Some people just seem to appear in the record trail. I've been researching 30 years and I still don't know the surname of one great-great grandmother. The paper trail on at least two others basically starts when they got married so I cannot delve any further into their past.
    Another complication is known illegitimacy --which impacts my tree in the mid to late 19th century.
    I think all of my research "happy dances" in the last 10-15 years are due to finding out deep ancestors, not the closer ones. At least three of these "new" ancestors were from the early 1700s, in the case of the former two I was looking something else at the time and had to re-read the documents to see the connection.
    Autosomal Genetics can, and in my case has, (fairly conclusively) proved connections that otherwise cannot be made. It may be tedious to figure out how of is related to ones genetic matches but the fact remains you are starting off with the fact that you are related. One technique, that I use, is to test members on both sides of your family, preferably parents. At least for very close matches, when you get the case the only one parent matches the person then you know the connection is on that particular side of the family. I had a genetic match, but a murky paper trail. I tested my mom and paternal uncle (as proxy to my father). Mom was not a match, my uncle was --and to an larger extent to myself. This proved the connection was on my paternal side of the family, and helped verify the trail.
    One less expensive, but just as valuable, was the instance I posted on the "Happy Dance thread." Genetics proved by father and my maternal grandfather were related. This was not a foregone conclusion from the paper trail. Though there could be alternate ways, at present the ancestor I mentioned seems to be the connection.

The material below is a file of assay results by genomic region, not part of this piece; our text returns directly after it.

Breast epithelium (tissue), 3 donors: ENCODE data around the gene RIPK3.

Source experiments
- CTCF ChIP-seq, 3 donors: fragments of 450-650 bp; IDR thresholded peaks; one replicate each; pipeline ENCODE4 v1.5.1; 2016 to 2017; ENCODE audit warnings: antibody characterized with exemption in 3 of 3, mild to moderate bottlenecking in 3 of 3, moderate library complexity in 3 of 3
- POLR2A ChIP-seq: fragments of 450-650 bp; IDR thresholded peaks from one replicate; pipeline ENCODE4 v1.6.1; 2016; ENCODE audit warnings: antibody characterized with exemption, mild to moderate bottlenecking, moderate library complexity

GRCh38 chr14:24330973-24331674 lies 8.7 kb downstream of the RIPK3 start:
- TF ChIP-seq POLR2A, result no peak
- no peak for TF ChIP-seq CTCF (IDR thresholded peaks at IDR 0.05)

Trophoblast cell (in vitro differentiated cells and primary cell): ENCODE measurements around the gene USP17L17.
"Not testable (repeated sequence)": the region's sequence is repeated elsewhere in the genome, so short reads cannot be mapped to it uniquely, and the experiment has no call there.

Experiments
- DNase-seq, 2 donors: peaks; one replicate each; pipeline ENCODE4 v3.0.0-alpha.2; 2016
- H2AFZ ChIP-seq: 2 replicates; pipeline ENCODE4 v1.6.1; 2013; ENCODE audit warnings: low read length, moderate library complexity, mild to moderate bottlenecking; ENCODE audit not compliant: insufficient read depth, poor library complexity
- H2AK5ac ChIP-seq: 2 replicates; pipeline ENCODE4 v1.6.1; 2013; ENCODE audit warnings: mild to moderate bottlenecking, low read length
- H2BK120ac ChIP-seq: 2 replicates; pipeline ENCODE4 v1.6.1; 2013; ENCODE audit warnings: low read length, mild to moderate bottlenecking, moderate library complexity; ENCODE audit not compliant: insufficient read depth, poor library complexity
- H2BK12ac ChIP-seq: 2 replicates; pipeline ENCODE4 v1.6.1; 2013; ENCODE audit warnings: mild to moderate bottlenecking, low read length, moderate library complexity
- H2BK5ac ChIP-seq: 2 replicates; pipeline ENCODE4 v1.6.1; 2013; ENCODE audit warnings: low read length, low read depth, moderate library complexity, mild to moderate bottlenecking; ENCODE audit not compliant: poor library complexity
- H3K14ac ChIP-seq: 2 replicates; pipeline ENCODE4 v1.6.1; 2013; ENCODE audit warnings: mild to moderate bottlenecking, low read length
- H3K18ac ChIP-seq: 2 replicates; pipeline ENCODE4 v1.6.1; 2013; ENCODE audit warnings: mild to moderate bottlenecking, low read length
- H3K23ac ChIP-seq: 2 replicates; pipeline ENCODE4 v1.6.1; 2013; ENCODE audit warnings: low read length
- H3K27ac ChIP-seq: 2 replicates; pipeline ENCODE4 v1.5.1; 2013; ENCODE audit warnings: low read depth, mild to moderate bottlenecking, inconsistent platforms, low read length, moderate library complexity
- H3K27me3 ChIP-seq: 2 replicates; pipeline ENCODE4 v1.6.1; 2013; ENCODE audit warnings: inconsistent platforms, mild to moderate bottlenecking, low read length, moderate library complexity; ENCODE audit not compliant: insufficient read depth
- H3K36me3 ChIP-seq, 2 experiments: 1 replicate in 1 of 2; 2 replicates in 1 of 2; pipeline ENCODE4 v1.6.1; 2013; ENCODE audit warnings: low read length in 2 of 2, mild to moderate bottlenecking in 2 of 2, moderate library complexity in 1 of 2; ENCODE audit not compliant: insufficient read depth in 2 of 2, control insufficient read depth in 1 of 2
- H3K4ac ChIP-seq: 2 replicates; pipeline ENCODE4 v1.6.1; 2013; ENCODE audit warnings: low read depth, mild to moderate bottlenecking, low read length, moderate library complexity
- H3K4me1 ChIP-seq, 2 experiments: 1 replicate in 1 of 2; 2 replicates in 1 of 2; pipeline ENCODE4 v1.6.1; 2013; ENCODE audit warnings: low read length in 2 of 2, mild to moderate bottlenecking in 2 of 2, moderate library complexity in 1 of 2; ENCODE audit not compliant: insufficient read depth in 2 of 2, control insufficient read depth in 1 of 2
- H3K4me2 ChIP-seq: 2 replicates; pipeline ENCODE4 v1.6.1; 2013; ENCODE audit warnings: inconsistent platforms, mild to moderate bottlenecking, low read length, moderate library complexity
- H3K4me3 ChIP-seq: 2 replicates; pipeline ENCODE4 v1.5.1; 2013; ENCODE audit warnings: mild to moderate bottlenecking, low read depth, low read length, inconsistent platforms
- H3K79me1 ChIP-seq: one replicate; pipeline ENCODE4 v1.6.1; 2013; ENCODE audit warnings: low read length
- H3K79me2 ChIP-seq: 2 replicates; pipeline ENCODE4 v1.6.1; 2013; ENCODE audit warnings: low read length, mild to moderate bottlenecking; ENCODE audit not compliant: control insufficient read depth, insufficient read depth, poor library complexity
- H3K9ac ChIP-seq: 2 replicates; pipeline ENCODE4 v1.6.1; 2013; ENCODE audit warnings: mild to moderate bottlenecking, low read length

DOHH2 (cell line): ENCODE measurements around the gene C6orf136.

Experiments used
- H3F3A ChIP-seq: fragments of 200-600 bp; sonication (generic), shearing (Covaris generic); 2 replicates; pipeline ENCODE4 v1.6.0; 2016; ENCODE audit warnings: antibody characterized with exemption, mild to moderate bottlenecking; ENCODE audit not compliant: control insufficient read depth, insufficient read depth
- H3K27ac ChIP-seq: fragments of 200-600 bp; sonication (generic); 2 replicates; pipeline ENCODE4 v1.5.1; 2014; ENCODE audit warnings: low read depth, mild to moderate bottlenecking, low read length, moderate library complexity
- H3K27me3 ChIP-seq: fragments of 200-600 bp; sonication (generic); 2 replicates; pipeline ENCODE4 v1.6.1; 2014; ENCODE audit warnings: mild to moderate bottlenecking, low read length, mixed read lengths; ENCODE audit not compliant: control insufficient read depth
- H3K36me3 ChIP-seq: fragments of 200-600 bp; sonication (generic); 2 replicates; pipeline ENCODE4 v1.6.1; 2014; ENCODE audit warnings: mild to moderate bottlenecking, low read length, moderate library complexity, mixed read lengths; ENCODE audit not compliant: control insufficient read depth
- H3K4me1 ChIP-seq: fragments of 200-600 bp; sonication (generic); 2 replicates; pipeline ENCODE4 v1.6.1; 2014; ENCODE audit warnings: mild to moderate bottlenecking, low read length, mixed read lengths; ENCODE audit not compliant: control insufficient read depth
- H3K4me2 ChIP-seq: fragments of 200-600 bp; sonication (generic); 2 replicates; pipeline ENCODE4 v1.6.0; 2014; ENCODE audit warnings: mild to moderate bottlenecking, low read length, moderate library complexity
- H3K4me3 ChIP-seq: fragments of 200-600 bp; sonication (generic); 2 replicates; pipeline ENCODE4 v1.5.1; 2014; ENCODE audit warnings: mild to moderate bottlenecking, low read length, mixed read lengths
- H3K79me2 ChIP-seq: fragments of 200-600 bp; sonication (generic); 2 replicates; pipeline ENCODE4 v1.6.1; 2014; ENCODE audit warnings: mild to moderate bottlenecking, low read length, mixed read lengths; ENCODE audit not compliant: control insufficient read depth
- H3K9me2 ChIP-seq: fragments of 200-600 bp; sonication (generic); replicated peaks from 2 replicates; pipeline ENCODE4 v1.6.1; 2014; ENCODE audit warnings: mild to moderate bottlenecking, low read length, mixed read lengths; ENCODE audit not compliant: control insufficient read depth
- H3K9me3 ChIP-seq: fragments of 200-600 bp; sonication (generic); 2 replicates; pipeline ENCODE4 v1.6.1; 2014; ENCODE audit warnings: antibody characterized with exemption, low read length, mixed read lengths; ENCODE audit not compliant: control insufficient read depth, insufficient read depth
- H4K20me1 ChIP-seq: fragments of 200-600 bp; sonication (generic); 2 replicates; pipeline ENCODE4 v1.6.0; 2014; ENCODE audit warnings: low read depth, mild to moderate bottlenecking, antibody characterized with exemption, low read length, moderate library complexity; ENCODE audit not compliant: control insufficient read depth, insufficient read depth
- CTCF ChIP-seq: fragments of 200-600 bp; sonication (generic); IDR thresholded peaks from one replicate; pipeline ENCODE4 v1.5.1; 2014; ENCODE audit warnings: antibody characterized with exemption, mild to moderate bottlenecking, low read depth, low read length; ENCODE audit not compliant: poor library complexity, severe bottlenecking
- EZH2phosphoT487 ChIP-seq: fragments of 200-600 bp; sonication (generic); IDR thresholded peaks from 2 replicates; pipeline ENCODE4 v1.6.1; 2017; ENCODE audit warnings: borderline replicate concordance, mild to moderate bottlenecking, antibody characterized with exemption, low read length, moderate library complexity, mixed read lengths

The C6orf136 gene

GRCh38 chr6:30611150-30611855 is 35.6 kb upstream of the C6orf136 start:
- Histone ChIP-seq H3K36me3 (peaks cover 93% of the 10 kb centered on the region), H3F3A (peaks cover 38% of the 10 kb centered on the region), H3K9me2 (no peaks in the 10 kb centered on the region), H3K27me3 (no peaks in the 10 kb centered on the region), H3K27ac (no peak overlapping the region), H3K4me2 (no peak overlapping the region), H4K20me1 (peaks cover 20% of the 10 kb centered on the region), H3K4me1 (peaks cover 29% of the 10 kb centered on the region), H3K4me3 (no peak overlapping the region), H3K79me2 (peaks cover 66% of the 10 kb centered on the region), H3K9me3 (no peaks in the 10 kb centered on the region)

Also, mtGenome and Y-SNP (and to some extent STR) testing are good to DISPROVE errant connections, thus saving people from wasting time and effort in following red herrings in the paper trail.
    As NGS testing advances I think Y-DNA will prove connections never thought of, due to surname changes, etc.
    Later,
    dp :-)
    PS: sorry Ade...off topic for what you started the thread.
    Last edited by dp; 11-08-2014 at 05:03 PM.
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  12. #7
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    Quote Originally Posted by Adrian Stevenson View Post
    I may give Family Finder a go first.
    After you do that think about uploading your results to GEDmatch. That way you can see who you may match no matter if they tested with FamilyTreeDNA, 23andme, or Ancestry. I've been working on a line and noticed that basically 1/3rd of the matches are from each company. I also like that you can, if you have a very private relative, place a kit as research so it doesn't appear in other's one-to-many listings.
    Quote Originally Posted by Adrian Stevenson View Post
    My real dream (like most of us I guess) would be to tie down my Y DNA results to a tribe and a given location.
    Well I'm not that far. I don't trust my surname to indicate such origins. When the Y-DNA haplogroups coalesce --which is different than MRCA-- and where, would determine the possibilities for tribes, clans, etc. (in their language, ethnicity, etc.)
    later,
    dp :-)
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  14. #8
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    Quote Originally Posted by David Powell View Post
    Many people simply do not have a paper trail to follow.

    Of course paper trails are very patchy and illegitimacy, or in future AID, will cause further headaches.

    However, given that people are unlikely to 'find tribes' in their past, whatever you can find in a paper trail has personal interest. I am P109, but am I a Geat, or a Jute, or a Fleming or a Norman which is what the english called us?

    And of course, one can do both. They are not mutually exclusive. Often minor things turn out to be of great interest.

    But I agree, the loss of most WW1 war records is a blow to my research into my grandfather's role in the Great War. Fortunately, I know he was in the 1st/4th East Yorks so I can reconstruct some of it.

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  16. #9
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    Been a while since I updated this thread. Work and family commitments etc.

    So today I have finally purchased a Family Finder kit from FTDNA as it was discounted by $40

    I will post my results once I have them.

    Cheers, Ade.

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  18. #10
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    Look forward to seeing the results Adrian. Do you know much of your family history and recorded ancestry in terms of paper trail?